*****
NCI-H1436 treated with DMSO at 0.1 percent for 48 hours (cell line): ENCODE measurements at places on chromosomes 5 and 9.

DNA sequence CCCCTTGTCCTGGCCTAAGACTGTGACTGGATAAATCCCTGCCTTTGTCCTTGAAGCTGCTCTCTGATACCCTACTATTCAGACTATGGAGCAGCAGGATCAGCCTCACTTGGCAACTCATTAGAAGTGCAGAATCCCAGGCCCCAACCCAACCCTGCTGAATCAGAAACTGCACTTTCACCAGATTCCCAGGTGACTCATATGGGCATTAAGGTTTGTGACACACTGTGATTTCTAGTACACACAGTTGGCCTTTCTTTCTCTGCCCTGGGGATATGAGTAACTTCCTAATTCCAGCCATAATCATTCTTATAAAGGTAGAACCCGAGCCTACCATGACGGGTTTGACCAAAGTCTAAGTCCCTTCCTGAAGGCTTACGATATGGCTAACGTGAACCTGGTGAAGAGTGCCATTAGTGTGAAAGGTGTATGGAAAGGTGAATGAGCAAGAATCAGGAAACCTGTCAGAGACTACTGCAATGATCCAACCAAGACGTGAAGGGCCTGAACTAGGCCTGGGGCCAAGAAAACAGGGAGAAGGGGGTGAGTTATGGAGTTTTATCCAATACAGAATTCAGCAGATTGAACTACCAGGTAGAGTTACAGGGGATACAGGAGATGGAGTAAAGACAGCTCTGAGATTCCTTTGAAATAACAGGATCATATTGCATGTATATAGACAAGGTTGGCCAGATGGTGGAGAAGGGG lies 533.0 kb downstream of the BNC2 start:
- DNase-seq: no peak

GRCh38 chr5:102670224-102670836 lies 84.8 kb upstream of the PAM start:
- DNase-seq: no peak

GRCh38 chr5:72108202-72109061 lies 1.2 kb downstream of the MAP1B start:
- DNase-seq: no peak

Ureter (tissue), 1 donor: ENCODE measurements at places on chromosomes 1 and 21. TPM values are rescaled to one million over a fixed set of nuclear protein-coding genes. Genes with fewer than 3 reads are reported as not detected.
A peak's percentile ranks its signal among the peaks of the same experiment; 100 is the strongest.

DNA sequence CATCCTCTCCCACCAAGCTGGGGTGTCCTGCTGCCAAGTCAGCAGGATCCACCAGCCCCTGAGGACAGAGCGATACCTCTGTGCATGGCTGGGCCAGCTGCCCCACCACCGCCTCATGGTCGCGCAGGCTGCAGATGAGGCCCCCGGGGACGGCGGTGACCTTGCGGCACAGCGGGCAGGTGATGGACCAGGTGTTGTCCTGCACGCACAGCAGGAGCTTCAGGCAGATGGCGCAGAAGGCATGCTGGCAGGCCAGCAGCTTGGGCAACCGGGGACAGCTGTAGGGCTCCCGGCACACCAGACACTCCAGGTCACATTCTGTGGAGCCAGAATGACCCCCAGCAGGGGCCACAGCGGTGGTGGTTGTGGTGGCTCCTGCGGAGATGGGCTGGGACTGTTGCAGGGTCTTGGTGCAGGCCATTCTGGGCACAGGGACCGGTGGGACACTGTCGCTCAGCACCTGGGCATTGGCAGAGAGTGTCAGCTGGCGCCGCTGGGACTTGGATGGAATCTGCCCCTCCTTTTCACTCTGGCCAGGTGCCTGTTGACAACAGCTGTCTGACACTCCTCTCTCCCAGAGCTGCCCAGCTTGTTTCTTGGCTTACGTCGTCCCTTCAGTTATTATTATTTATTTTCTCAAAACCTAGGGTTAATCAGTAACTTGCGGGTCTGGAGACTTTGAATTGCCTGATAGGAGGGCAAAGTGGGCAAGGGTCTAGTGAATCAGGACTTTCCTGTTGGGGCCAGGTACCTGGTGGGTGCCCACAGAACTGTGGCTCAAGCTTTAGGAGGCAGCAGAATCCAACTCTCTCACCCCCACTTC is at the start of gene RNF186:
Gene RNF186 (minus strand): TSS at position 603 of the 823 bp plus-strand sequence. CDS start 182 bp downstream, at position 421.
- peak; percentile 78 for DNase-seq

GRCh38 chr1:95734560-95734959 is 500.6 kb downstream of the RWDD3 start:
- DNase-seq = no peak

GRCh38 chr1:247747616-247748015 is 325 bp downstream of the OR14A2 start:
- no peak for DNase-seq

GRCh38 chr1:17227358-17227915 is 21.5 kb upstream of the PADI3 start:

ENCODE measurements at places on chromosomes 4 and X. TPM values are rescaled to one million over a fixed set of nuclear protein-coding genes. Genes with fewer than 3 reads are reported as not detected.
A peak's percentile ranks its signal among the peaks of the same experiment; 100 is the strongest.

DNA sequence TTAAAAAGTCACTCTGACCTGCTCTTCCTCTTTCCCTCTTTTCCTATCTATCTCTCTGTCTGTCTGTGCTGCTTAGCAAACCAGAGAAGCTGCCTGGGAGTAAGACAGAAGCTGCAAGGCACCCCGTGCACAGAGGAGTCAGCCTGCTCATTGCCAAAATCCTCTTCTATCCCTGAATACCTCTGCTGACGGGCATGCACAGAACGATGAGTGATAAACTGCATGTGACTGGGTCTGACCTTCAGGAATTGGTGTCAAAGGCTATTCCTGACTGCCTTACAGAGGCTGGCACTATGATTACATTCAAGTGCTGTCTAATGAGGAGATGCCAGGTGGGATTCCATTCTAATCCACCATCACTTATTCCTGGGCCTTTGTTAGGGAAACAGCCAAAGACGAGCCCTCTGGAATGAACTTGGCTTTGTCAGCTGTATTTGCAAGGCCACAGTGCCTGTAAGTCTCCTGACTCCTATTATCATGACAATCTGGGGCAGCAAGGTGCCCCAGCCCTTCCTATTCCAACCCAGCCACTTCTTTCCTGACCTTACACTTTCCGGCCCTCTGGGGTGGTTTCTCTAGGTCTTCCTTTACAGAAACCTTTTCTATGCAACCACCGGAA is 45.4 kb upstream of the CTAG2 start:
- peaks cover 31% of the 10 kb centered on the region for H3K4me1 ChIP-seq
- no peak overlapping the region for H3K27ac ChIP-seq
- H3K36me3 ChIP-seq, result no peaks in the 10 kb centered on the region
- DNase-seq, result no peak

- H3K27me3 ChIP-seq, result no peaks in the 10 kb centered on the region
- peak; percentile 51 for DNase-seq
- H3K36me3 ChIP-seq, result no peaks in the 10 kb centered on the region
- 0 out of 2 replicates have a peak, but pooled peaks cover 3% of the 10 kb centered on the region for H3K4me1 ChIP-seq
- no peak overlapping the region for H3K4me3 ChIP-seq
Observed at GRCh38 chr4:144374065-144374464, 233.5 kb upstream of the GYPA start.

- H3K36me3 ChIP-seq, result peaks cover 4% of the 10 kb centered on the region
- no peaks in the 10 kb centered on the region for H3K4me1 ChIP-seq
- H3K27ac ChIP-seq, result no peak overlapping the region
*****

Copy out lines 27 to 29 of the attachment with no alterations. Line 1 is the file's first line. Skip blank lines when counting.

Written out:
- H3K36me3 ChIP-seq, result no peaks in the 10 kb centered on the region
- 0 out of 2 replicates have a peak, but pooled peaks cover 3% of the 10 kb centered on the region for H3K4me1 ChIP-seq
- no peak overlapping the region for H3K4me3 ChIP-seq